Mum lived her life on a loop of her own making, pausing, playing, and stopping the tune of life as she saw fit. Her decisions made with the certainty of someone who knew that the only approval needed was her own. She was a beacon of nonconformity, living life on her own terms; vibrant and indomitable, up until the very end.
her entire approach to life; stoic, undeterred, and profoundly dignified
Her eighteen year battle with cancer (first bowel and then lung) was like her approach to a ski slope on the wrong skis, unorthodox, and utterly remarkable. She was the outlier that doctors marvelled at, the statistical anomaly that lived and breathed defiance. Each scan was faced with a sense of theatrical drama. Would this be the cliffhanger, the twist in the plot? But she outlived every prediction, much to her own surprise and certainly to the bewilderment of her oncologist.
Amidst everything, her Pilates routine, a symbol of her dedication to life, brought her remarkable recoveries that left even medical professionals in awe.
Throughout her encounter with cancer, Mum’s response was typical of her entire approach to life; stoic, undeterred, and profoundly dignified. She tackled the relentless waves of surgeries and treatments and the uncertainty of outcomes with a stoicism that was as inspiring as it was humbling. There was never room for pity or despair in her vocabulary. Instead, she confronted each day with a quiet strength and an inner resolve that seemed to say, “I am here, I am present, and I will endure.” This period of her life, rife with challenges, was met not with complaints or questions of ‘why me?’ but with a calm acceptance and a readiness to face whatever came her way. Her stoicism was not about indifference but about courage, a resolute acceptance of reality.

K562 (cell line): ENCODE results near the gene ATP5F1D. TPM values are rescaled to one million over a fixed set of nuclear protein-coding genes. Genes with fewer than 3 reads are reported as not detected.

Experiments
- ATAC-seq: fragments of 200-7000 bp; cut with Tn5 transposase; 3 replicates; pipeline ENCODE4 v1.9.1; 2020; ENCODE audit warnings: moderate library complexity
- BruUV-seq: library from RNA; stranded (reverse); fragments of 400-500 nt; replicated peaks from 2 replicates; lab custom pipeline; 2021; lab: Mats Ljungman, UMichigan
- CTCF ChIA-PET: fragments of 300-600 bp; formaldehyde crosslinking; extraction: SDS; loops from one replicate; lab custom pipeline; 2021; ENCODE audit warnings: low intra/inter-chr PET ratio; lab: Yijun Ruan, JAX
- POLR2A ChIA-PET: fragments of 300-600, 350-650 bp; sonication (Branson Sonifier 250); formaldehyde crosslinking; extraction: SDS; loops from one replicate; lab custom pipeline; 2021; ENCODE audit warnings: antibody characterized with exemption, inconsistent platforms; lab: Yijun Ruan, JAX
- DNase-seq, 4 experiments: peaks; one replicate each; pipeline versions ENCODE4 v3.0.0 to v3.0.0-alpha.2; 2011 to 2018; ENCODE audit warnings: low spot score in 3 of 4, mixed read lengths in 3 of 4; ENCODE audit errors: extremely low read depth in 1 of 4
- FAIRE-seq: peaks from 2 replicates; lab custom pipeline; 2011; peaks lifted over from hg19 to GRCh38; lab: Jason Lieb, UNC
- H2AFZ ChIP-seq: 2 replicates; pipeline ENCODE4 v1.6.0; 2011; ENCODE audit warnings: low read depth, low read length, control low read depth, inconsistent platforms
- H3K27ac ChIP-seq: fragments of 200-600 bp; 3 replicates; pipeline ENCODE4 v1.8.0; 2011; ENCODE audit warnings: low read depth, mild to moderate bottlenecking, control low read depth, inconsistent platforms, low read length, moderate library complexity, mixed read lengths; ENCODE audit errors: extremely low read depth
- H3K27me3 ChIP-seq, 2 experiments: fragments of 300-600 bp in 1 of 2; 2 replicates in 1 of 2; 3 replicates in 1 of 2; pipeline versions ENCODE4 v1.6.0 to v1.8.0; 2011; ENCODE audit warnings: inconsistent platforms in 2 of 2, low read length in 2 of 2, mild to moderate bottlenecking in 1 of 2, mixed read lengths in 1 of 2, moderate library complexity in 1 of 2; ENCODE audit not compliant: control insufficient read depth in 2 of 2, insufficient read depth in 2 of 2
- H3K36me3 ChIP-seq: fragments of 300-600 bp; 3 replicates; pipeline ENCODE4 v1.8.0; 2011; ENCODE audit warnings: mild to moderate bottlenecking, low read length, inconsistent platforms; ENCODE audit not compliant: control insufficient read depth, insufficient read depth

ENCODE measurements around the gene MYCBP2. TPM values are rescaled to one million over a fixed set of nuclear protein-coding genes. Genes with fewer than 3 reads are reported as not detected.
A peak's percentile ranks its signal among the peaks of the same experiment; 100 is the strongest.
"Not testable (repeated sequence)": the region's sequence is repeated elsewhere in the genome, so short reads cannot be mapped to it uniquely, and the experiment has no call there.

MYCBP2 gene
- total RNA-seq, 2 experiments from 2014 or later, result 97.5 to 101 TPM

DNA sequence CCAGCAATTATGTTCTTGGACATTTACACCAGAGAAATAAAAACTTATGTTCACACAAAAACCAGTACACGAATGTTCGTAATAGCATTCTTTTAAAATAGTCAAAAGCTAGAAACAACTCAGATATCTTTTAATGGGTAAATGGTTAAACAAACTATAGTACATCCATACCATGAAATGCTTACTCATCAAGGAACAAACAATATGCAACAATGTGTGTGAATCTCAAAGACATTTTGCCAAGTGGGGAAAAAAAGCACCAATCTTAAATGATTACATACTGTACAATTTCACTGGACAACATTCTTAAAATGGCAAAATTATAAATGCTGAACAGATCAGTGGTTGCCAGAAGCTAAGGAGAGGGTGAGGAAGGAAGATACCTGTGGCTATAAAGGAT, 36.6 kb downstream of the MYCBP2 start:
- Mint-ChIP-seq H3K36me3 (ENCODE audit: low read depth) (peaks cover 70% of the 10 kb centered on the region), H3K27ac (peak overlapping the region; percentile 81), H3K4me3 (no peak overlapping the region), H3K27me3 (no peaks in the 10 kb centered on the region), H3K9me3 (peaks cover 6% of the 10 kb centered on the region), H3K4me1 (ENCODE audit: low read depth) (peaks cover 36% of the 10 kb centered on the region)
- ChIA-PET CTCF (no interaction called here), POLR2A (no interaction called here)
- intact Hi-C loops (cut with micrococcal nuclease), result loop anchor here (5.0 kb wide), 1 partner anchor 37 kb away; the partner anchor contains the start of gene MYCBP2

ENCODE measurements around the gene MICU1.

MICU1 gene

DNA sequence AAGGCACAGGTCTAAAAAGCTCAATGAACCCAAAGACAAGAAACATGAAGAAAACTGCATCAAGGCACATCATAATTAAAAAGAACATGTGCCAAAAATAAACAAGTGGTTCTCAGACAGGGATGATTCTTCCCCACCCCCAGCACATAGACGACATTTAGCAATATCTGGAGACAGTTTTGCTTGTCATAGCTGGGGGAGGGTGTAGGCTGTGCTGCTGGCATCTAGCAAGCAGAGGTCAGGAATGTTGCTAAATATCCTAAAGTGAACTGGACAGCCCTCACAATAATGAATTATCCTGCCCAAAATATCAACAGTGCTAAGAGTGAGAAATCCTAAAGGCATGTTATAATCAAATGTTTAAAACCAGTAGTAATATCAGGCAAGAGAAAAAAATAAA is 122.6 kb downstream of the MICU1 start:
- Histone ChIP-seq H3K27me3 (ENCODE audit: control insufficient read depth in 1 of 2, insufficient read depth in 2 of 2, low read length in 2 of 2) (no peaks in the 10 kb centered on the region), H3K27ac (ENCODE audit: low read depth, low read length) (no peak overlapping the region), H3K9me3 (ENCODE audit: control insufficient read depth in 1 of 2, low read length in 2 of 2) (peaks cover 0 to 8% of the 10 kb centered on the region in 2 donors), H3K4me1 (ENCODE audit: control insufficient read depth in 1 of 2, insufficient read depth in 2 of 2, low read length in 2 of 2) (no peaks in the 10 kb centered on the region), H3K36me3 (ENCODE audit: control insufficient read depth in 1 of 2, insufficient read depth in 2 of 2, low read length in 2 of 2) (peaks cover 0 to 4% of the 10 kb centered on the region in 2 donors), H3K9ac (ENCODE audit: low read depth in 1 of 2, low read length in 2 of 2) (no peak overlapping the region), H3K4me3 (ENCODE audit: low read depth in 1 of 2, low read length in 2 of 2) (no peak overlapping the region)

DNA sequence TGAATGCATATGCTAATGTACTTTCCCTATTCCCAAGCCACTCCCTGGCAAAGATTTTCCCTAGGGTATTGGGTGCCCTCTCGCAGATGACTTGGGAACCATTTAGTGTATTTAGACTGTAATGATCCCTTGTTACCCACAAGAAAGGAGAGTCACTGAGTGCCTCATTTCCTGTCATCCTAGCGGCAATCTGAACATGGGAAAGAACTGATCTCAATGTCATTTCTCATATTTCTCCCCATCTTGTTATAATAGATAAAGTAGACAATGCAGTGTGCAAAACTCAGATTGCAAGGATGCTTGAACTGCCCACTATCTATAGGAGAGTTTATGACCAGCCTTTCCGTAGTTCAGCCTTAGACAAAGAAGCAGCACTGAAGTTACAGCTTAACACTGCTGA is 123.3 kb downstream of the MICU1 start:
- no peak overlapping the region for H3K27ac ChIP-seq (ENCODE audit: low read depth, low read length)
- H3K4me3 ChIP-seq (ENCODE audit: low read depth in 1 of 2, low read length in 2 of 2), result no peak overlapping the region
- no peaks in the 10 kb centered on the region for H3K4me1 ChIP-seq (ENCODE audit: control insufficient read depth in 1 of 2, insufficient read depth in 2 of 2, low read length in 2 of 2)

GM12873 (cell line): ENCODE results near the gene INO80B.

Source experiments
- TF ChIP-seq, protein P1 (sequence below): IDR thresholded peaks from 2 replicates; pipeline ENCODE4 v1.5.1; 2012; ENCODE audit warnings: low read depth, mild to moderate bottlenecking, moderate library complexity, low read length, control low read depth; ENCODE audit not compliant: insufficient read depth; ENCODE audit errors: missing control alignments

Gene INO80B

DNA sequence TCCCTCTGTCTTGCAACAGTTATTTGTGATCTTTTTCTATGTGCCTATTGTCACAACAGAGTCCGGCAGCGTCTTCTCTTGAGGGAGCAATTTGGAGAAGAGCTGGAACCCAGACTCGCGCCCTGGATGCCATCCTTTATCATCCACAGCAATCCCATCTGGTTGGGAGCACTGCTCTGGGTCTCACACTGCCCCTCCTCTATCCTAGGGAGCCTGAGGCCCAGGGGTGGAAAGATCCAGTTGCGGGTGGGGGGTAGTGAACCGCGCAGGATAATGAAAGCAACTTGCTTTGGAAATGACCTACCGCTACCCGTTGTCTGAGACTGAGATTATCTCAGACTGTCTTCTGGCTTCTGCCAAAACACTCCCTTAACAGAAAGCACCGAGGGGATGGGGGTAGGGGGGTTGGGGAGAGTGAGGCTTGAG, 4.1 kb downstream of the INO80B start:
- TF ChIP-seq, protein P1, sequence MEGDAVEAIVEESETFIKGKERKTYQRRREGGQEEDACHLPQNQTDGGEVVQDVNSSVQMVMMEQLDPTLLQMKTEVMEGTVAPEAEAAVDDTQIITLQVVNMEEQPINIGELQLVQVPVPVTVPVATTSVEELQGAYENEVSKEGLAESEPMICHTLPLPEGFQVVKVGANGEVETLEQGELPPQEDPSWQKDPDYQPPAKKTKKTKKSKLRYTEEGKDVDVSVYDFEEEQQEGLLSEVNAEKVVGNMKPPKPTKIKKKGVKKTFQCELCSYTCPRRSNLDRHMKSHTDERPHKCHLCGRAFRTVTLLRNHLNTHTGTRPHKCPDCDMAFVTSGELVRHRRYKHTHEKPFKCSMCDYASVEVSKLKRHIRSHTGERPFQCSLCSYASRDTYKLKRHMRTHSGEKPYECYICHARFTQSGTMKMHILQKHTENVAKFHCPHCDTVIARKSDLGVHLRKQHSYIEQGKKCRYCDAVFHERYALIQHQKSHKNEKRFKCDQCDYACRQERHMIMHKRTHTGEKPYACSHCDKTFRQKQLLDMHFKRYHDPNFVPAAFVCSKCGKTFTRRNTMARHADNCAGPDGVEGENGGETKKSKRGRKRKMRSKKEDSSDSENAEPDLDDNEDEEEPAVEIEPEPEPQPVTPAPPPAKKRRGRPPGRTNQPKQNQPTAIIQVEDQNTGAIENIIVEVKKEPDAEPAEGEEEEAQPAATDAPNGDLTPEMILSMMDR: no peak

Her love for me was a constant, as reliable as the turning of the earth. Our bond, unspoken yet understood, was one of my life’s great certainties. Our midnight toasts on New Year’s Eve, no matter the distance between us, are memories I will cherish and continue in her honour.
Your life was a magnificent journey
As her only child, I stand before you, profoundly grateful for the unconditional love, the lessons of resilience, and the legacy of independence she has bequeathed to me. Her life was a journey of love, learning, and laughter, and though her physical presence is no longer with us, the essence of who she was; a wild child, a loving mother and grandmother, a relentless fighter, a seeker of knowledge, will forever be etched in our hearts.
To my Mum, a true outlier in life and in love, your spirit will forever be the wind in my sails. I will miss you more than words can express, but I will carry you with me always, in every adventure, every challenge, and every quiet moment. Your life was a magnificent journey, and I am eternally grateful to have been your son, your companion, along the way.
Rest in peace, dear Mum, until we meet again.